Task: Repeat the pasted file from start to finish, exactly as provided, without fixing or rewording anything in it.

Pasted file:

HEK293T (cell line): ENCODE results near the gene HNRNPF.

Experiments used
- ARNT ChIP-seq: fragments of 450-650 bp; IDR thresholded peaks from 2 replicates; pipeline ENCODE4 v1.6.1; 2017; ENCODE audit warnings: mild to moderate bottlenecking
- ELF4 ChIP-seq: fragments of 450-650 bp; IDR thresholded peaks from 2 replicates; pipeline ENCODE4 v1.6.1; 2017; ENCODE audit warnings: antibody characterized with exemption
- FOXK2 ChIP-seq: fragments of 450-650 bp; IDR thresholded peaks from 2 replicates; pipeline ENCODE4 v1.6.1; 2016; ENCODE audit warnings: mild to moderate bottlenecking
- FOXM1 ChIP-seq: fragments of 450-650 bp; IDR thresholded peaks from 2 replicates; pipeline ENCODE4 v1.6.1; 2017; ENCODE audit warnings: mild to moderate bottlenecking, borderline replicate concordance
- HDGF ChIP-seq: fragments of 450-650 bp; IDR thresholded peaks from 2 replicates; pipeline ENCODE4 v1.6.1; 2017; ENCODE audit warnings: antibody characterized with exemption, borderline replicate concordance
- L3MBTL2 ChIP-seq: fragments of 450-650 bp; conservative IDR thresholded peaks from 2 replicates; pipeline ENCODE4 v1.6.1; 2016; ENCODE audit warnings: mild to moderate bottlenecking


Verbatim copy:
HEK293T (cell line): ENCODE results near the gene HNRNPF.

Experiments used
- ARNT ChIP-seq: fragments of 450-650 bp; IDR thresholded peaks from 2 replicates; pipeline ENCODE4 v1.6.1; 2017; ENCODE audit warnings: mild to moderate bottlenecking
- ELF4 ChIP-seq: fragments of 450-650 bp; IDR thresholded peaks from 2 replicates; pipeline ENCODE4 v1.6.1; 2017; ENCODE audit warnings: antibody characterized with exemption
- FOXK2 ChIP-seq: fragments of 450-650 bp; IDR thresholded peaks from 2 replicates; pipeline ENCODE4 v1.6.1; 2016; ENCODE audit warnings: mild to moderate bottlenecking
- FOXM1 ChIP-seq: fragments of 450-650 bp; IDR thresholded peaks from 2 replicates; pipeline ENCODE4 v1.6.1; 2017; ENCODE audit warnings: mild to moderate bottlenecking, borderline replicate concordance
- HDGF ChIP-seq: fragments of 450-650 bp; IDR thresholded peaks from 2 replicates; pipeline ENCODE4 v1.6.1; 2017; ENCODE audit warnings: antibody characterized with exemption, borderline replicate concordance
- L3MBTL2 ChIP-seq: fragments of 450-650 bp; conservative IDR thresholded peaks from 2 replicates; pipeline ENCODE4 v1.6.1; 2016; ENCODE audit warnings: mild to moderate bottlenecking